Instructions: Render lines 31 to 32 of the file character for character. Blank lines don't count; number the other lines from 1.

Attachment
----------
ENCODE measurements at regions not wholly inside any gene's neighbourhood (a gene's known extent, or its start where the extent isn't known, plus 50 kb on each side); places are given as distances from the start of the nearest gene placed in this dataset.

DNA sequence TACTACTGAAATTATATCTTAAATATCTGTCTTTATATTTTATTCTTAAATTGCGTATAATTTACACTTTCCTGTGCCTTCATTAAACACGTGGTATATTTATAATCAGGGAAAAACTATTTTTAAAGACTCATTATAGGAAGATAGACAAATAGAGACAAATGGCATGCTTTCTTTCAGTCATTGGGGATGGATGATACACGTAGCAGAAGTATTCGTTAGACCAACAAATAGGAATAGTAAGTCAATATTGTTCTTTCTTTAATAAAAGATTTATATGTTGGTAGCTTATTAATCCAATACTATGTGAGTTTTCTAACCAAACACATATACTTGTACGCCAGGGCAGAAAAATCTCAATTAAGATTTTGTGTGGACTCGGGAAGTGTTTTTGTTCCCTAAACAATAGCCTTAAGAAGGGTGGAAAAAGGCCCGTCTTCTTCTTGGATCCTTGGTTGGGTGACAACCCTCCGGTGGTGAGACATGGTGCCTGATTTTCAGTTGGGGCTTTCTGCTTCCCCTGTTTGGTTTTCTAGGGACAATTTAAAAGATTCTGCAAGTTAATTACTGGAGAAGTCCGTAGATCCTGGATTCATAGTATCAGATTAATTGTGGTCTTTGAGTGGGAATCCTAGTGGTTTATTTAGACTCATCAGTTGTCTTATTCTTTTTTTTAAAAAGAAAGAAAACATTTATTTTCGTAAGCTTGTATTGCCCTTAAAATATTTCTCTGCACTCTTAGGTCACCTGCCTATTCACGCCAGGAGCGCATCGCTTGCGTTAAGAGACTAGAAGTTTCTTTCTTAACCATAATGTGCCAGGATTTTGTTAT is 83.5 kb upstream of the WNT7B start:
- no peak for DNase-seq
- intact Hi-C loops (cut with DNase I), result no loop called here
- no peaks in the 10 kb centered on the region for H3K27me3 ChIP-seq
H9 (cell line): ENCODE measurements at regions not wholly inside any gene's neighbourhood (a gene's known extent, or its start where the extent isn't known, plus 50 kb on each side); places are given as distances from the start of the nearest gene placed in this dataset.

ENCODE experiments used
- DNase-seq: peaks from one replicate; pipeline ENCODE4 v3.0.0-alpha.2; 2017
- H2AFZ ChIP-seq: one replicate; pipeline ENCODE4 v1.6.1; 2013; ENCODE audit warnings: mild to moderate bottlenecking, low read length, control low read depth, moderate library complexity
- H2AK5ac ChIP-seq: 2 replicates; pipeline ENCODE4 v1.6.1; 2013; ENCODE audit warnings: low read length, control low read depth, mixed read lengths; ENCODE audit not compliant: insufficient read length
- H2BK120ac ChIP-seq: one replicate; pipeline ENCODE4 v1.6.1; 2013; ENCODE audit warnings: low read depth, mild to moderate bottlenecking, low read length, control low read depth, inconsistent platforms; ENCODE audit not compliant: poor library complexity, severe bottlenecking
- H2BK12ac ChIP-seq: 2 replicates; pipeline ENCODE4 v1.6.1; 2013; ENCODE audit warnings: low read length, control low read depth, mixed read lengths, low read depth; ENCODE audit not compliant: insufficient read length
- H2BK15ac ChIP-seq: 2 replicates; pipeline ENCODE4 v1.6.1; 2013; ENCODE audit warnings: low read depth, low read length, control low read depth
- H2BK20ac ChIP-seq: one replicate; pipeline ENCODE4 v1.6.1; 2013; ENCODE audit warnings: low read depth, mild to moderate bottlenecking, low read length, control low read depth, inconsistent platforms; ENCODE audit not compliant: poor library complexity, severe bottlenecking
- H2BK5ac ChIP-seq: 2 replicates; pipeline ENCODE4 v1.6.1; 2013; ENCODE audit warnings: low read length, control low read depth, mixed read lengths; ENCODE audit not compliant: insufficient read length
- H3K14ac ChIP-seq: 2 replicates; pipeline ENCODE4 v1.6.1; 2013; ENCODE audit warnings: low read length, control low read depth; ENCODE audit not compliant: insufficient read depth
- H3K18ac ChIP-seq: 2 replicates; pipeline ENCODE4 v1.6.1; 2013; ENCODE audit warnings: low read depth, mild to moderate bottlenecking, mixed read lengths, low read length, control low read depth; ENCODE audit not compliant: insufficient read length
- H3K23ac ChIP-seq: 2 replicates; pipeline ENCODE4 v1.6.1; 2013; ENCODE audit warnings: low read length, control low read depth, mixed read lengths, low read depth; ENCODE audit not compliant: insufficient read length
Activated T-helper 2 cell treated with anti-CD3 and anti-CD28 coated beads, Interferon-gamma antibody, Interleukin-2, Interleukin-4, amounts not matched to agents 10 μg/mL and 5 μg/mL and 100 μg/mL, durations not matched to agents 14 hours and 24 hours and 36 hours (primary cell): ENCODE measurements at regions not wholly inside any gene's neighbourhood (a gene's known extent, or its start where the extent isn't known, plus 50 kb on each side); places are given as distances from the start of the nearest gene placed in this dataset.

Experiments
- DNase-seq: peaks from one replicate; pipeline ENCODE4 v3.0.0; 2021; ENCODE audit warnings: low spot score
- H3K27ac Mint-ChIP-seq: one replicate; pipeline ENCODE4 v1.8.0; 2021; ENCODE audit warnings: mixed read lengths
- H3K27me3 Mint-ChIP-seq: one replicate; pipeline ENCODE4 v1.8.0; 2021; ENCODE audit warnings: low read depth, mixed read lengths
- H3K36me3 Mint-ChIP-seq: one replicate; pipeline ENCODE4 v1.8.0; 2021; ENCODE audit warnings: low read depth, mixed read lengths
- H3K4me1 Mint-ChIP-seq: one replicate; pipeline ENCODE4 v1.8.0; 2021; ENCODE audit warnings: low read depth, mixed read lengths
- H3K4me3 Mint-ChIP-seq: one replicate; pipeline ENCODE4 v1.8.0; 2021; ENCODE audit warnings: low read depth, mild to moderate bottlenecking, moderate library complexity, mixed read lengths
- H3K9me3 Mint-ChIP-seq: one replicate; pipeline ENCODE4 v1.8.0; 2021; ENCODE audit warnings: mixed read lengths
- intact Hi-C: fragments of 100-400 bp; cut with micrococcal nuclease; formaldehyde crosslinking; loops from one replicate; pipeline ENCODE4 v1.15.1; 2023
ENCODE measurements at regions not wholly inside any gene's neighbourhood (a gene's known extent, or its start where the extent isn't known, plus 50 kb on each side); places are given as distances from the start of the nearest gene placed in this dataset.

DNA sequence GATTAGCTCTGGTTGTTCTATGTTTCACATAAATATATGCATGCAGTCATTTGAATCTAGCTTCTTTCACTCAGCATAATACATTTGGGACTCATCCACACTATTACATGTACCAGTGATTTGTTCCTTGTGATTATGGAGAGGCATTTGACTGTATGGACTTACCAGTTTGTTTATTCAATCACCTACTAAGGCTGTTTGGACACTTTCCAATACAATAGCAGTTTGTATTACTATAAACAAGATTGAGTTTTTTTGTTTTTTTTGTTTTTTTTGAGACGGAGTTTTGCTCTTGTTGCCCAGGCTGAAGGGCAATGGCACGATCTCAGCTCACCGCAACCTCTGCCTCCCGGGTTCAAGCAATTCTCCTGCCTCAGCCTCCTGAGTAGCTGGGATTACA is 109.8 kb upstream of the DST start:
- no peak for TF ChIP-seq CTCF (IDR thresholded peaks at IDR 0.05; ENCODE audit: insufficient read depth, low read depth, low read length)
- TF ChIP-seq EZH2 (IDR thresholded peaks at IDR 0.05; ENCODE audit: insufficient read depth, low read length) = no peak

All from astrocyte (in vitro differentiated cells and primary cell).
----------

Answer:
- no peak for TF ChIP-seq CTCF (IDR thresholded peaks at IDR 0.05; ENCODE audit: insufficient read depth, low read depth, low read length)
- TF ChIP-seq EZH2 (IDR thresholded peaks at IDR 0.05; ENCODE audit: insufficient read depth, low read length) = no peak